People with HIV can successfully receive transplanted kidneys from HIV-positive donors, MedPage Today reports. Publishing their findings in the New England Journal of Medicine, researchers conducted a prospective, nonrandomized study of 27 HIV-positive individuals who received kidney transplants from HIV-positive donors between 2008 and 2014.

The study participants had a CD4 count of at least 200 and all had an undetectable viral load thanks to antiretroviral treatment. The donors had all recently died and either had not been treated for HIV or had received only first-line therapy.

The participants who were still living at the end of the trial had been followed for a median 2.4 years. The survival rate of the group was 84 percent one year after transplantation, 84 percent after three years, and 74 percent after five years. The respective corresponding survival rates of their transplants were 93 percent, 84 percent and 84 percent. (If someone died with a functioning transplant, the researchers considered the transplant as having survived.) The rejection rates for the kidneys were 8 percent after one year and 22 percent after three years.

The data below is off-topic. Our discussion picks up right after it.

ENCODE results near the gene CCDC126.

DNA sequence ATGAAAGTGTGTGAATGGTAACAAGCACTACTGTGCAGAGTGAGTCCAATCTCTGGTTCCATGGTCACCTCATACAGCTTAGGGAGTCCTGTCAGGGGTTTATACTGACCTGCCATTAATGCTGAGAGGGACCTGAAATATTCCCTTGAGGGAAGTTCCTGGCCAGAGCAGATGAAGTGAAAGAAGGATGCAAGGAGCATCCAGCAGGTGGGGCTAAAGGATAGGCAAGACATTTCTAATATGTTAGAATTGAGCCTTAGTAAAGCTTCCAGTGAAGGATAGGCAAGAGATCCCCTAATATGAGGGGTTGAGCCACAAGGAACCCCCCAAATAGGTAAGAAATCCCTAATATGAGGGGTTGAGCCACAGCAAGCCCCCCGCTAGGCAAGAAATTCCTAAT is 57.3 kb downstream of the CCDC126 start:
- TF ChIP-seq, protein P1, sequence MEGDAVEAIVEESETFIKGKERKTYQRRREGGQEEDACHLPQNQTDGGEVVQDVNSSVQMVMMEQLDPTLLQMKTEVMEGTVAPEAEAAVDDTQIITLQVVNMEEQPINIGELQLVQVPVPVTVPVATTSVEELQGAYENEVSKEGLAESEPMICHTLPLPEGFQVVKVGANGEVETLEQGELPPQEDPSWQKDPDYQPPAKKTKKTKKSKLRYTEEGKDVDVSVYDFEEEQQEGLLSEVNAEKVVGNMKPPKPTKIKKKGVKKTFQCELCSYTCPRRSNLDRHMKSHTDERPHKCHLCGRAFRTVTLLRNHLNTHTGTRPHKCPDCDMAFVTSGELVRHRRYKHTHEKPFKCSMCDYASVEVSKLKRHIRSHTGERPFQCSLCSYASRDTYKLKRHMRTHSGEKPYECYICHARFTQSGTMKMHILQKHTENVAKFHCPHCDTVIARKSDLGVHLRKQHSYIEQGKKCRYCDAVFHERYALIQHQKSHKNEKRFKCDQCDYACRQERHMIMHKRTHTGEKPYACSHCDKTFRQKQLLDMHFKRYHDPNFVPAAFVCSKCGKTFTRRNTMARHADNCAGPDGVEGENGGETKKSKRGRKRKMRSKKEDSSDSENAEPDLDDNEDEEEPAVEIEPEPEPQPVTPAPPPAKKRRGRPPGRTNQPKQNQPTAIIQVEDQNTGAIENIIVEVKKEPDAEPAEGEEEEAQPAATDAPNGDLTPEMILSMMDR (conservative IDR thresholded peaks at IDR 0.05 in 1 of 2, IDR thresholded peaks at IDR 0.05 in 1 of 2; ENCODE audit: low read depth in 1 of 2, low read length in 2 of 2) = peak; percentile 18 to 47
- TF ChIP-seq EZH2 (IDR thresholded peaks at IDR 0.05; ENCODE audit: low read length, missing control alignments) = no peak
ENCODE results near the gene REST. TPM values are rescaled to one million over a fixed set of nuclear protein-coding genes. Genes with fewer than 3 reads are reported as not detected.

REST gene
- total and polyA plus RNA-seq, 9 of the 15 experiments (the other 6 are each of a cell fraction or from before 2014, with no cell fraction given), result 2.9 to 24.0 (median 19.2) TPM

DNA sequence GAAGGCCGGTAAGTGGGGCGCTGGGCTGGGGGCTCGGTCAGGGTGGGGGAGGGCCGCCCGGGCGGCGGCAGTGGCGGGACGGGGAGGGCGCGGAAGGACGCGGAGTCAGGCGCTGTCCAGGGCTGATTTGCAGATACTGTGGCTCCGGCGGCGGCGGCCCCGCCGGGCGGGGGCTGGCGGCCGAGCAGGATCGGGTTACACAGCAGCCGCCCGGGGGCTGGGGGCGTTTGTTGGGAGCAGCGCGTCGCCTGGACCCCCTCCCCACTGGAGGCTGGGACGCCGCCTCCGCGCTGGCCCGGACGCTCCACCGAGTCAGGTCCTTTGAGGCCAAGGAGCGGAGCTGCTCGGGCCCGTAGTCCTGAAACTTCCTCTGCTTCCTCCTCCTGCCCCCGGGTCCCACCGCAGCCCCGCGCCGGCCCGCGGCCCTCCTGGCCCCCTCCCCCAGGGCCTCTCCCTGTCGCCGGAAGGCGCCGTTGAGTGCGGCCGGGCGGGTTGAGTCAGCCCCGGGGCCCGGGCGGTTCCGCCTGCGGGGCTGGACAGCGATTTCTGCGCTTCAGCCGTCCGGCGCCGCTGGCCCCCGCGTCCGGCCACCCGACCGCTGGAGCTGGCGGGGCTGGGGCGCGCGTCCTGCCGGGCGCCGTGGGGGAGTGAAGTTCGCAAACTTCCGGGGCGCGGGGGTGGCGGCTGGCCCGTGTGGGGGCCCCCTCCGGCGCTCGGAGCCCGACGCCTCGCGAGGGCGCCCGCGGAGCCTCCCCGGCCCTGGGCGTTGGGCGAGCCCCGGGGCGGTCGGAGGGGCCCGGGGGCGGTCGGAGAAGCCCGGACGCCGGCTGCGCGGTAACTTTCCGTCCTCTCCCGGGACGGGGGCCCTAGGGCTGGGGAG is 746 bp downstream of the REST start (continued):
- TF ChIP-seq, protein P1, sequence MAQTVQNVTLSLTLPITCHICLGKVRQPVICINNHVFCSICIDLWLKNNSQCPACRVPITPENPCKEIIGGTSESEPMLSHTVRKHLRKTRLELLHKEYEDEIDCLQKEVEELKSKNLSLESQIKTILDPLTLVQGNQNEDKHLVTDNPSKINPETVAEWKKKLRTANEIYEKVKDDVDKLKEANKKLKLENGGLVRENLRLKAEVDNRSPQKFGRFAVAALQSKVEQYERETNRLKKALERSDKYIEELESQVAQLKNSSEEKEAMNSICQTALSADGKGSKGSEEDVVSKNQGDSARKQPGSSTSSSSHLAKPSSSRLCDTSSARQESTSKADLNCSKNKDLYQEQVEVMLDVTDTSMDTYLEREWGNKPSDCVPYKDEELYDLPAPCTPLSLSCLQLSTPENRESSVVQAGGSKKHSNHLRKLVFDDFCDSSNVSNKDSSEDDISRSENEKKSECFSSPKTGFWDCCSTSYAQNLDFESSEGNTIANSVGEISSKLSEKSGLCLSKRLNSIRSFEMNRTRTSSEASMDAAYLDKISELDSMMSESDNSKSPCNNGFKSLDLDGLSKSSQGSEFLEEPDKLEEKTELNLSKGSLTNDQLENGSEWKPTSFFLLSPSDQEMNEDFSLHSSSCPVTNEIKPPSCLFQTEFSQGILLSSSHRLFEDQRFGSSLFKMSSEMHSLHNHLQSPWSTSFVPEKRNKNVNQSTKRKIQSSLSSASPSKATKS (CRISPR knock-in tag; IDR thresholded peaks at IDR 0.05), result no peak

By comparison, in a 2010 study of transplants of kidneys from HIV-negative donors, the rejection rate after one year was 31 percent.

The participants in the new study maintained control of their HIV.

To read the MedPage Today story, click here.

To read the study abstract, click here.